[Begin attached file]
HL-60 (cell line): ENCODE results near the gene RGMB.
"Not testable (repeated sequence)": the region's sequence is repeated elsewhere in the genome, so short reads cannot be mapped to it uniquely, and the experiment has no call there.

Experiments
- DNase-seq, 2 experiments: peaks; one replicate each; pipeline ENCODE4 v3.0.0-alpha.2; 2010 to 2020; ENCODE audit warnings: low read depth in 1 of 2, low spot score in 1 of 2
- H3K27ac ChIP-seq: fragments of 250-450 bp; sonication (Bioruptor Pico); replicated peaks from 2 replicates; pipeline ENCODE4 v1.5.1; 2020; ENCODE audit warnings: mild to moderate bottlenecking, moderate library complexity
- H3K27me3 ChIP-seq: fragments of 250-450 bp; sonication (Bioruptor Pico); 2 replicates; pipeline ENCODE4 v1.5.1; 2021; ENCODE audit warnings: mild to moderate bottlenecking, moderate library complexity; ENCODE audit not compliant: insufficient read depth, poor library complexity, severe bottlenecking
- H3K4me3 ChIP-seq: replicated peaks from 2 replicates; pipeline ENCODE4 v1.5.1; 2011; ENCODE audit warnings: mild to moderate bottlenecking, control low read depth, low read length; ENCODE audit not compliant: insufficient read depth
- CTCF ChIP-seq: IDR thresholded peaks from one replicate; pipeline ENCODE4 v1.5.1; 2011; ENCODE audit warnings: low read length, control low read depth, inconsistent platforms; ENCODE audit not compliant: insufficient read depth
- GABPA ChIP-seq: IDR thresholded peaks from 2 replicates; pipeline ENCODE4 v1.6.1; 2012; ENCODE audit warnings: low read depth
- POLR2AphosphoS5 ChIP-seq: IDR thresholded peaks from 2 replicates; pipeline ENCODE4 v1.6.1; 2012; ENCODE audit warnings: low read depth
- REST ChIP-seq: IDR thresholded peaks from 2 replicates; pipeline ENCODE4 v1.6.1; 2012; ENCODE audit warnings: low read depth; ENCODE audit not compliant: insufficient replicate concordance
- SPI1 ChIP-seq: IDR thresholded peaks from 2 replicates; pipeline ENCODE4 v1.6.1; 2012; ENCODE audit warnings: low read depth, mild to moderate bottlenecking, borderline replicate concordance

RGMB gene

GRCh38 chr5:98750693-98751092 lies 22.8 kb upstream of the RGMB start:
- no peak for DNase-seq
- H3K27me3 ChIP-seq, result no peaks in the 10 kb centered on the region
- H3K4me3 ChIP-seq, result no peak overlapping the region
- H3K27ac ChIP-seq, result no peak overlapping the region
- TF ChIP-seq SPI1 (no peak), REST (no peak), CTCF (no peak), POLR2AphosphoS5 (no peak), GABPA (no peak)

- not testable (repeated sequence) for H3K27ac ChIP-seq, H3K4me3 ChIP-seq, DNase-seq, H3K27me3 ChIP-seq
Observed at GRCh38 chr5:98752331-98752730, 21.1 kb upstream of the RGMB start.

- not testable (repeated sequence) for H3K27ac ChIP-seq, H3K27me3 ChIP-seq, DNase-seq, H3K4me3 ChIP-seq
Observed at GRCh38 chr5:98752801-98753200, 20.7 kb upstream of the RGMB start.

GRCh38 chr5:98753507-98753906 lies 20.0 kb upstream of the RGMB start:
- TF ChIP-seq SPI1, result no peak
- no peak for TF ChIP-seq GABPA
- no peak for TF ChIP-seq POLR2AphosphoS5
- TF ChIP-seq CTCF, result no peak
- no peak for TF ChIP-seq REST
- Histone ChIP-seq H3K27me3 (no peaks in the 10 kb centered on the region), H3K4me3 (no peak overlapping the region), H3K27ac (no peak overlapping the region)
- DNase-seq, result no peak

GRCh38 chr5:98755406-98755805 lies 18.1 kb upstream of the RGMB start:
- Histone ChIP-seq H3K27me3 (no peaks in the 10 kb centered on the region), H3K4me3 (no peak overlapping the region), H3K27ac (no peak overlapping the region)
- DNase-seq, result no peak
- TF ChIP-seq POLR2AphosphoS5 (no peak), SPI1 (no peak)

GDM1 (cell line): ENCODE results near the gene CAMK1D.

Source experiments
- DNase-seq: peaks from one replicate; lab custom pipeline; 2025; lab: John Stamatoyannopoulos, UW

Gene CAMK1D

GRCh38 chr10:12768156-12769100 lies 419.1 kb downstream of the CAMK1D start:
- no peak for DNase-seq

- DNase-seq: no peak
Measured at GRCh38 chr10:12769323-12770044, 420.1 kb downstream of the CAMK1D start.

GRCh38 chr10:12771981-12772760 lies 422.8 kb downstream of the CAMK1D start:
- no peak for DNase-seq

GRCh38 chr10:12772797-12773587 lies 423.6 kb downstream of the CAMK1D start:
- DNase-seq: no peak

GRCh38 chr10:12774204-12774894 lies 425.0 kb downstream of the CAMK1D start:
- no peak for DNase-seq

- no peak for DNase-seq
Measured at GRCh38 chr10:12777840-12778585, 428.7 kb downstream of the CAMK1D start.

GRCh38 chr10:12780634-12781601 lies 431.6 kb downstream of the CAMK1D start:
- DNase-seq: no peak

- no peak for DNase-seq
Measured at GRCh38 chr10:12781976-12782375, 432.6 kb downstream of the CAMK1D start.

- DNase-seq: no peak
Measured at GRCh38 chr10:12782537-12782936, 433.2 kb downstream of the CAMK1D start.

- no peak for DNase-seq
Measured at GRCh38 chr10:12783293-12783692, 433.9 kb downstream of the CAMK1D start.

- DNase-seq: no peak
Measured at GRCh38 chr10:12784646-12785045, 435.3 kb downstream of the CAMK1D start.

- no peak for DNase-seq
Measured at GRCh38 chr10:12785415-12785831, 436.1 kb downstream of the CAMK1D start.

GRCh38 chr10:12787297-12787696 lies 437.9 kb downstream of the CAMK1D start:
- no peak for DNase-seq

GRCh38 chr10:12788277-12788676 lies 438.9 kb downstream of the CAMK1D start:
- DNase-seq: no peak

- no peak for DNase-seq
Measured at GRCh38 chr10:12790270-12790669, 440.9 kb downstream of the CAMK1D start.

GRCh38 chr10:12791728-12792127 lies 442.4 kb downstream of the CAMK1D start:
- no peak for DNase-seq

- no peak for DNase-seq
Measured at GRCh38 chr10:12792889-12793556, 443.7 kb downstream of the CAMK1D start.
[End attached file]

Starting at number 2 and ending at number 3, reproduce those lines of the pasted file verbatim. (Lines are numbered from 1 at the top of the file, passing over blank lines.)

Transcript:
"Not testable (repeated sequence)": the region's sequence is repeated elsewhere in the genome, so short reads cannot be mapped to it uniquely, and the experiment has no call there.

Experiments